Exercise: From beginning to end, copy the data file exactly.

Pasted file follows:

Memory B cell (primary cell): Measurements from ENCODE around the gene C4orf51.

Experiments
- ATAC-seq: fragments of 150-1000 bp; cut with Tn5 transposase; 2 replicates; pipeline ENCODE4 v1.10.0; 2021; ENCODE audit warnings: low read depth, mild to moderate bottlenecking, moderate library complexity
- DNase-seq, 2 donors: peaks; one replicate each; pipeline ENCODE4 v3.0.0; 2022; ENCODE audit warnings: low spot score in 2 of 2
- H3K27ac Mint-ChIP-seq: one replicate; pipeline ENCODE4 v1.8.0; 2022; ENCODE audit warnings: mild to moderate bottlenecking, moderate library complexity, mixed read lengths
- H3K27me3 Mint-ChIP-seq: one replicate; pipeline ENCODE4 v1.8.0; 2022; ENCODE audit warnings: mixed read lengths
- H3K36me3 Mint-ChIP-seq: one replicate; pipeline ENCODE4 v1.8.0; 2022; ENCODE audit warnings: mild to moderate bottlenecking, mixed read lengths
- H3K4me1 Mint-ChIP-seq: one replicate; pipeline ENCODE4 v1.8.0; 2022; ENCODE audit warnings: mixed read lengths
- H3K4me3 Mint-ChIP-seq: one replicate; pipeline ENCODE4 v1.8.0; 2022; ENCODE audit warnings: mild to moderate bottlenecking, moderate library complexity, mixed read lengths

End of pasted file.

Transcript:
Memory B cell (primary cell): Measurements from ENCODE around the gene C4orf51.

Experiments
- ATAC-seq: fragments of 150-1000 bp; cut with Tn5 transposase; 2 replicates; pipeline ENCODE4 v1.10.0; 2021; ENCODE audit warnings: low read depth, mild to moderate bottlenecking, moderate library complexity
- DNase-seq, 2 donors: peaks; one replicate each; pipeline ENCODE4 v3.0.0; 2022; ENCODE audit warnings: low spot score in 2 of 2
- H3K27ac Mint-ChIP-seq: one replicate; pipeline ENCODE4 v1.8.0; 2022; ENCODE audit warnings: mild to moderate bottlenecking, moderate library complexity, mixed read lengths
- H3K27me3 Mint-ChIP-seq: one replicate; pipeline ENCODE4 v1.8.0; 2022; ENCODE audit warnings: mixed read lengths
- H3K36me3 Mint-ChIP-seq: one replicate; pipeline ENCODE4 v1.8.0; 2022; ENCODE audit warnings: mild to moderate bottlenecking, mixed read lengths
- H3K4me1 Mint-ChIP-seq: one replicate; pipeline ENCODE4 v1.8.0; 2022; ENCODE audit warnings: mixed read lengths
- H3K4me3 Mint-ChIP-seq: one replicate; pipeline ENCODE4 v1.8.0; 2022; ENCODE audit warnings: mild to moderate bottlenecking, moderate library complexity, mixed read lengths